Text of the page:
Request Cluster Topology

Shows which broker is leader and follower for which partition. Particularly useful when you run a cluster with multiple Zeebe brokers.

Related Resources

Prerequisites

  1. Running Zeebe broker with endpoint localhost:26500 (default)

TopologyViewer.java

Source on github

/*
 * Copyright © 2017 camunda services GmbH (info@camunda.com)
 *
 * Licensed under the Apache License, Version 2.0 (the "License");
 * you may not use this file except in compliance with the License.
 * You may obtain a copy of the License at
 *
 *     http://www.apache.org/licenses/LICENSE-2.0
 *
 * Unless required by applicable law or agreed to in writing, software
 * distributed under the License is distributed on an "AS IS" BASIS,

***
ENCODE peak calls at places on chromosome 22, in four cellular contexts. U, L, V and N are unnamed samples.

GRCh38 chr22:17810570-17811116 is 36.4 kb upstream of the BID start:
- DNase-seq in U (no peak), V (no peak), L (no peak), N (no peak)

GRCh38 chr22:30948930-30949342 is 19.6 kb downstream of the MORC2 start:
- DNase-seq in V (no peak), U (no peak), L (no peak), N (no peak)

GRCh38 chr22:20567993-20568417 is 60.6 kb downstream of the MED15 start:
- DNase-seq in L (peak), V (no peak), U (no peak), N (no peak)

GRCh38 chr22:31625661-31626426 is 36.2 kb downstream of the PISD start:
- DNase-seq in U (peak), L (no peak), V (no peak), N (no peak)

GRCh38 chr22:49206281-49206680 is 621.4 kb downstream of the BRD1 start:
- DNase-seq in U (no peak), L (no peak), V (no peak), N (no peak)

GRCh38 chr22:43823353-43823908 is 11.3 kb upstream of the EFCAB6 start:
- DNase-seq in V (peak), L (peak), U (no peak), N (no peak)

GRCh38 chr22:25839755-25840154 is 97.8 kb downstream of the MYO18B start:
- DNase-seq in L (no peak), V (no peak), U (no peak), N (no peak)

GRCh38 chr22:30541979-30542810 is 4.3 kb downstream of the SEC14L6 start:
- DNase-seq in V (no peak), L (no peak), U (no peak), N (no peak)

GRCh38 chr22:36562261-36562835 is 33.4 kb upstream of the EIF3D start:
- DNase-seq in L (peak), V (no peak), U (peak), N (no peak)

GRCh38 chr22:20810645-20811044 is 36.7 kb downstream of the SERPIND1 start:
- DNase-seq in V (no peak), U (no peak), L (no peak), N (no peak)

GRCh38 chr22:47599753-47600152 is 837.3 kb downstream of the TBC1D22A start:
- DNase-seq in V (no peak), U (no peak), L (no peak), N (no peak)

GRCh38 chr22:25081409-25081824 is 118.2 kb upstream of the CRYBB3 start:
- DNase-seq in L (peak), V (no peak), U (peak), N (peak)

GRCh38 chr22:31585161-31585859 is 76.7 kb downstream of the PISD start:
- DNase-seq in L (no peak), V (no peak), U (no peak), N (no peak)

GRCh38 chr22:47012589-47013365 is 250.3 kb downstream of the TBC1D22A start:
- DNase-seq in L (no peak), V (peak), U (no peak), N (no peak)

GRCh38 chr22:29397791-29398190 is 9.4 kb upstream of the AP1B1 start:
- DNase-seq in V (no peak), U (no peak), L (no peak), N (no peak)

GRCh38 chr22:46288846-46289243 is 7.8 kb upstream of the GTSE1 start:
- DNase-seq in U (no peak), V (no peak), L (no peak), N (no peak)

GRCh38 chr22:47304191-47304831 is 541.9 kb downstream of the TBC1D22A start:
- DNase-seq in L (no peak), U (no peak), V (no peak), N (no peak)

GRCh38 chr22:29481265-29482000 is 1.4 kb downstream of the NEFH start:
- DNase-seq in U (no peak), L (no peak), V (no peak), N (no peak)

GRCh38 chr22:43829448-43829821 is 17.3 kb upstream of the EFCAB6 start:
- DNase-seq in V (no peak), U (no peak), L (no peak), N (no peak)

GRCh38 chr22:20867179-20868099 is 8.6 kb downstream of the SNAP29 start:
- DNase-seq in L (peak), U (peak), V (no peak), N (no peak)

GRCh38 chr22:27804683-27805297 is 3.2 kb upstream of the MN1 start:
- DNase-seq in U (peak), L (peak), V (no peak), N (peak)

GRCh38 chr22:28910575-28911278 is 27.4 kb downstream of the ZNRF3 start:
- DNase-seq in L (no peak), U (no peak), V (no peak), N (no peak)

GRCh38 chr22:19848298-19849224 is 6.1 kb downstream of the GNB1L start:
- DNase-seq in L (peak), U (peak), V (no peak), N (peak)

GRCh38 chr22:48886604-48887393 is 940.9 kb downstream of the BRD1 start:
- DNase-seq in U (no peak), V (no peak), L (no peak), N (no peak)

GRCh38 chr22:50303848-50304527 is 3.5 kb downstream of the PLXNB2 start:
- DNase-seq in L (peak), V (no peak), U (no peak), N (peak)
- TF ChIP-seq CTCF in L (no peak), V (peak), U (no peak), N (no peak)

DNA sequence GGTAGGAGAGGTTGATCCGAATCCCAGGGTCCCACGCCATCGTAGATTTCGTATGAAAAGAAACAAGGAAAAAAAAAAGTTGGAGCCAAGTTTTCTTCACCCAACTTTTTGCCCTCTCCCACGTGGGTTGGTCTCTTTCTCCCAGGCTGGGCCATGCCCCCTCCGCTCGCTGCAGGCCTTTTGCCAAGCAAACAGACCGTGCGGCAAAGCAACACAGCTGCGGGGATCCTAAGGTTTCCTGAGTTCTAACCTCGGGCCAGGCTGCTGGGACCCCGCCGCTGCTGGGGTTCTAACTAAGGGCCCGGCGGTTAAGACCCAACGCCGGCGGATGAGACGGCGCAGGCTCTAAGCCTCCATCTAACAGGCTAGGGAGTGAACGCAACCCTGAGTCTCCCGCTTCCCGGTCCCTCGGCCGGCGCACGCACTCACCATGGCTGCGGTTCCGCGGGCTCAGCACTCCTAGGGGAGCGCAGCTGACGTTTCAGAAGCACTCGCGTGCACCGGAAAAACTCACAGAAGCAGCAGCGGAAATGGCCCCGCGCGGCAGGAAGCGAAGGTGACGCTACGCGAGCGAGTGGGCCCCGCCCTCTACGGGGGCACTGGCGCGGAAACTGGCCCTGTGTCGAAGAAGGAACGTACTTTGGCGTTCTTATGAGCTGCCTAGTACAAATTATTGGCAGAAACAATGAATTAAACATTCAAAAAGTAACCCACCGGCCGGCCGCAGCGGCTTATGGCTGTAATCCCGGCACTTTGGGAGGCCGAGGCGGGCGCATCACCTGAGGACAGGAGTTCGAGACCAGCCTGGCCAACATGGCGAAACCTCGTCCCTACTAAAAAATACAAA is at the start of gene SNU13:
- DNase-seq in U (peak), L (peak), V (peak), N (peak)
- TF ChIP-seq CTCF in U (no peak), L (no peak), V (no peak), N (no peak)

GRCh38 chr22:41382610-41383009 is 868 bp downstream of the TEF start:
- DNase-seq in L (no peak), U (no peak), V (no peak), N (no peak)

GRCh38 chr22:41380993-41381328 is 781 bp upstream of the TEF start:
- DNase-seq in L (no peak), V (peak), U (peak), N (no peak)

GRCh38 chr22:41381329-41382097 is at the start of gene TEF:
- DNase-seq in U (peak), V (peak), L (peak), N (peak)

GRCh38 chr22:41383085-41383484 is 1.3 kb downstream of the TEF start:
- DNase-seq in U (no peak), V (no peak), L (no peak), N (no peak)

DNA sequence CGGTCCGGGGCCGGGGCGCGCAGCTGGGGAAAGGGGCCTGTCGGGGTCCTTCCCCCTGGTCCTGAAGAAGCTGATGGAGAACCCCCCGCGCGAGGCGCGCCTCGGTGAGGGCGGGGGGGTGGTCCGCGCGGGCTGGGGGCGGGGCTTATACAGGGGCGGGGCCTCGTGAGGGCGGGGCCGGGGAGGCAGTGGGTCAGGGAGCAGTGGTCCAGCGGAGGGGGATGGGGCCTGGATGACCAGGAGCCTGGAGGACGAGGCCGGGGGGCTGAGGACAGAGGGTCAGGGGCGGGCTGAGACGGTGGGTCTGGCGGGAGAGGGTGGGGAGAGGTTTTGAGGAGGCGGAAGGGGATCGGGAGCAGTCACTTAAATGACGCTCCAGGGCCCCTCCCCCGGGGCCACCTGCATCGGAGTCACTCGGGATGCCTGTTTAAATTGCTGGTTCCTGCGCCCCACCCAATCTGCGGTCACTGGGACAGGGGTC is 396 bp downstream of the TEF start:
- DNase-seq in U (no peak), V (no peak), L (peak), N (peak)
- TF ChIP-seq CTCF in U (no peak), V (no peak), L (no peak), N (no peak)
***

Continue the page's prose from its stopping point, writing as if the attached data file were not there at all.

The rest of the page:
* WITHOUT WARRANTIES OR CONDITIONS OF ANY KIND, either express or implied.
 * See the License for the specific language governing permissions and
 * limitations under the License.
 */
package io.zeebe.example.cluster;

import io.zeebe.client.ZeebeClient;
import io.zeebe.client.ZeebeClientBuilder;
import io.zeebe.client.api.commands.Topology;

public class TopologyViewer {

  public static void main(final String[] args) {
    final String broker = "127.0.0.1:26500";

    final ZeebeClientBuilder builder = ZeebeClient.newClientBuilder().brokerContactPoint(broker);

    try (ZeebeClient client = builder.build()) {
      System.out.println("Requesting topology with initial contact point " + broker);

      final Topology topology = client.newTopologyRequest().send().join();

      System.out.println("Topology:");
      topology
          .getBrokers()
          .forEach(
              b -> {
                System.out.println("    " + b.getAddress());
                b.getPartitions()
                    .forEach(
                        p ->
                            System.out.println(
                                "      " + p.getPartitionId() + " - " + p.getRole()));
              });

      System.out.println("Done.");
    }
  }
}